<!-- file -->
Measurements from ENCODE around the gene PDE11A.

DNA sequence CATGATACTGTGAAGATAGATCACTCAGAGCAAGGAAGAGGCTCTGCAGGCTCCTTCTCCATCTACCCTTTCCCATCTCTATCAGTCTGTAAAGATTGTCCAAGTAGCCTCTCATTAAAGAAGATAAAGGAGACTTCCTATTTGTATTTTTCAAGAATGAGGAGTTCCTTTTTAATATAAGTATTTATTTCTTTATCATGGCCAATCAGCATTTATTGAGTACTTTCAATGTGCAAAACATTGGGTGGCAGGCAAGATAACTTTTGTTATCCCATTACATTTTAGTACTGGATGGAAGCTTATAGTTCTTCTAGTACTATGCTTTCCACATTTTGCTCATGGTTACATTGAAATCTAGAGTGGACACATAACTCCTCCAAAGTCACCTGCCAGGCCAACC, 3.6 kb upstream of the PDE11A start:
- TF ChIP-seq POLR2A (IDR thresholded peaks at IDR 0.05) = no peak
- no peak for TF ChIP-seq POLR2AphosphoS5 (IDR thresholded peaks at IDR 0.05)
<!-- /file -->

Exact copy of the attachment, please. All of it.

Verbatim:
Measurements from ENCODE around the gene PDE11A.

DNA sequence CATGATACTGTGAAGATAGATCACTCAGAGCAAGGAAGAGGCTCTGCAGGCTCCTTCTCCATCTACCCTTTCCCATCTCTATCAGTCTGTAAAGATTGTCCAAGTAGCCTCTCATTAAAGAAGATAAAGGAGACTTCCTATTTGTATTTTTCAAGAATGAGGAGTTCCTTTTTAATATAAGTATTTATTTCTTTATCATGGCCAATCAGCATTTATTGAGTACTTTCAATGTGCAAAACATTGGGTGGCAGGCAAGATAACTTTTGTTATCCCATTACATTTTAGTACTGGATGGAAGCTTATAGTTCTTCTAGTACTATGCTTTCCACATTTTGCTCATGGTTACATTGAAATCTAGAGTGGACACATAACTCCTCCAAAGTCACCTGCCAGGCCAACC, 3.6 kb upstream of the PDE11A start:
- TF ChIP-seq POLR2A (IDR thresholded peaks at IDR 0.05) = no peak
- no peak for TF ChIP-seq POLR2AphosphoS5 (IDR thresholded peaks at IDR 0.05)